Chick-fil-A locations operating at rest stops along New York State’s 500-mile Thruway could in the future be required to remain open seven days a week — effectively forcing the chain to keep some locations open on Sundays, according to a new bill from New York lawmakers.
The bill, introduced earlier this month, would require restaurants operating in the state highway system’s rest areas to remain open every day of the week. The measure is at odds with Chick-fil-A’s policy of closing Sundays and letting workers “worship if they choose.”
“While there is nothing objectionable about a fast food restaurant closing on a particular day of the week, service areas dedicated to travelers [are] an inappropriate location for such a restaurant,” states the bill, which noted that Chick-fil-A already operates at seven of the Thruway’s 27 service areas.
Chick-fil-A did not respond to a request for comment on the measure.
The bill wouldn’t extend to other Chick-fil-A locations in the state, or even to the seven locations already open at Thruway service areas. It also excludes temporary concessions such as farmer’s markets.
Some Republican lawmakers are pushing back against the New York bill, with South Carolina Senator Lindsey Graham calling the proposal “insanity” on social media.
“This is a blatant violation of the company’s constitutional rights, and we’re not going to let that happen without a fight,” the senatorsaidin a video posted to X, formerly Twitter, showing himself outside a Chick-fil-A restaurant in Manhattan. “Lend your voice and tell NY to keep their hands off our Chick-fil-A!”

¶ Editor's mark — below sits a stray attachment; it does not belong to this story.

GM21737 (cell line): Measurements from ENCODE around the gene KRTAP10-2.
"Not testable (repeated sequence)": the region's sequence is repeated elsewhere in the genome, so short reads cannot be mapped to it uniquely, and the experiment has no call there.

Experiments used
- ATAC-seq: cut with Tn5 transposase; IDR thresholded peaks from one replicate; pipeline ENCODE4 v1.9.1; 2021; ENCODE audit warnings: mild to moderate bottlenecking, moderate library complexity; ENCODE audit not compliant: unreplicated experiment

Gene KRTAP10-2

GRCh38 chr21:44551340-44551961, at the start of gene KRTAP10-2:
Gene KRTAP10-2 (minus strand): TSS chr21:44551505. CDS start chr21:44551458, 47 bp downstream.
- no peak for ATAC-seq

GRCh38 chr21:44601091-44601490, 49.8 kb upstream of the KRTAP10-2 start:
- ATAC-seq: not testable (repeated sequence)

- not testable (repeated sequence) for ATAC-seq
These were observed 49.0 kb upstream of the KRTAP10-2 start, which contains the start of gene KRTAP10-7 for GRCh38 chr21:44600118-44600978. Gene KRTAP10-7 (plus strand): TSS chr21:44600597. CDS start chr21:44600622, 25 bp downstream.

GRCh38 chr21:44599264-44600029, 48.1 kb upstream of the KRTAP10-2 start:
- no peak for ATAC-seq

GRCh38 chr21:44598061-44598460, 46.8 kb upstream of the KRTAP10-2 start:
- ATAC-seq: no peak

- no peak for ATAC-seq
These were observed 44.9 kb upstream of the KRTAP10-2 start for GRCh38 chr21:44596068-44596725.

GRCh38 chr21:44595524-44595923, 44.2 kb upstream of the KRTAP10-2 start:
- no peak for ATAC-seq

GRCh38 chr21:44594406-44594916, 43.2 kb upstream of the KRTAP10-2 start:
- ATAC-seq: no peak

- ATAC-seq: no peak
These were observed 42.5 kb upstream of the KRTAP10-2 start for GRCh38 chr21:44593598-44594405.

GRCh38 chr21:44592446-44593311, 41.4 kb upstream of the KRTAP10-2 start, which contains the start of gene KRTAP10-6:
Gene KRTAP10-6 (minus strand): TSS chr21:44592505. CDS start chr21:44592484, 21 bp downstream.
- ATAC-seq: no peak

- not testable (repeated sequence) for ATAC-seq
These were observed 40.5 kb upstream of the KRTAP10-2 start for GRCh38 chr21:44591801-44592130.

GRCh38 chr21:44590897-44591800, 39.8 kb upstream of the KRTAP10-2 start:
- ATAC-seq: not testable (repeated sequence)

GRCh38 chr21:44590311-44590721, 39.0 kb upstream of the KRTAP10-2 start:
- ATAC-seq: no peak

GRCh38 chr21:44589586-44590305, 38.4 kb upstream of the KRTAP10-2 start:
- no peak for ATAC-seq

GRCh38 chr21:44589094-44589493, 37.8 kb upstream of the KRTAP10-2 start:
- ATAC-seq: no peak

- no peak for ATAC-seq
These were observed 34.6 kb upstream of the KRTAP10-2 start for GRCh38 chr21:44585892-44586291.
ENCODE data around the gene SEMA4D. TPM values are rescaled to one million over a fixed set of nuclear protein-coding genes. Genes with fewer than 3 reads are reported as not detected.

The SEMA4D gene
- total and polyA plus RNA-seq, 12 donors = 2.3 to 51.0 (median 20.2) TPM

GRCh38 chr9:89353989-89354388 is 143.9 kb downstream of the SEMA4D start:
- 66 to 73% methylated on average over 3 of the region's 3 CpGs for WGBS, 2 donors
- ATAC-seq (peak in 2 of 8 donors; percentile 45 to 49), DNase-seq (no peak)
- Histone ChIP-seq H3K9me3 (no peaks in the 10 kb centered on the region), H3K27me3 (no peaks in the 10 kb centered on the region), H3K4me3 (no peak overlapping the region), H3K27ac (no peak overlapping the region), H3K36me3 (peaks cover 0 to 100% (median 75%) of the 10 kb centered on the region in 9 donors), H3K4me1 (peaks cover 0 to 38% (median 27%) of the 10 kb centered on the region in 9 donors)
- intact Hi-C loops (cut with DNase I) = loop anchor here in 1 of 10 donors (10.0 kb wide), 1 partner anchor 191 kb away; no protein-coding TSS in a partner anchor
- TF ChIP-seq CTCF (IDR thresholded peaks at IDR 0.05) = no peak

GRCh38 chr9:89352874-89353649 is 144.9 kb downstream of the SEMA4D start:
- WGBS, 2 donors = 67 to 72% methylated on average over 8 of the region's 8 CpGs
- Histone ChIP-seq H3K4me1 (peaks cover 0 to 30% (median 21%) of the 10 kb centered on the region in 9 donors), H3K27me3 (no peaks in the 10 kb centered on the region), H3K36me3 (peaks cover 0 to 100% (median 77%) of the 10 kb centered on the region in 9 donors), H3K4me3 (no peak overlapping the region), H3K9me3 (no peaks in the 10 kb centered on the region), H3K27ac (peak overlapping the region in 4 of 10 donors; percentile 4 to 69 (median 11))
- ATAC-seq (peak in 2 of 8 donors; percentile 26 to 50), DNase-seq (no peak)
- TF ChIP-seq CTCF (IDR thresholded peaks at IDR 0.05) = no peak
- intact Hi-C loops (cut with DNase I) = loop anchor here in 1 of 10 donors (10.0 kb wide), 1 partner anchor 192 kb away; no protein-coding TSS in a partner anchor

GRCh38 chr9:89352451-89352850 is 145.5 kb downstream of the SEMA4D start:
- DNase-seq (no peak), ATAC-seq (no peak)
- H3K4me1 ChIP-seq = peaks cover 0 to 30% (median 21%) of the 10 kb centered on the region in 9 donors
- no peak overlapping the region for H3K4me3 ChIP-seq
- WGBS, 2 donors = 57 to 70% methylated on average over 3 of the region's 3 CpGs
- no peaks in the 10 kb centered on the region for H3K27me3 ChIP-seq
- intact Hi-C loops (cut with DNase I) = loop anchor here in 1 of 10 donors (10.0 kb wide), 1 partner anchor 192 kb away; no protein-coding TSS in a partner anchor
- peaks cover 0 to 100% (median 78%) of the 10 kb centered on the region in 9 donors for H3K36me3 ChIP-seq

The bill’s sponsor, assembly member Tony Simone, questioned why Graham was “inserting himself in a state bill in a state that he doesn’t represent.” Had Graham read his bill, “he would know that the legislation would not affect current Chick-fil-A locations, and certainly has nothing to do with the midtown locations where he has enjoyed his lunch the past couple of days,” Simone told CBS MoneyWatch in emailed comments.
The ruffled feathers, however, may be just that, as Chick-fil-A’s Thruway locations are already locked in. Chick-fil-A has signed a 33-year contract with the highway system, and the brand’s Sunday closure was “factored into their tenant plan,” a Thruway spokesperson told CBS MoneyWatch in an emailed statement.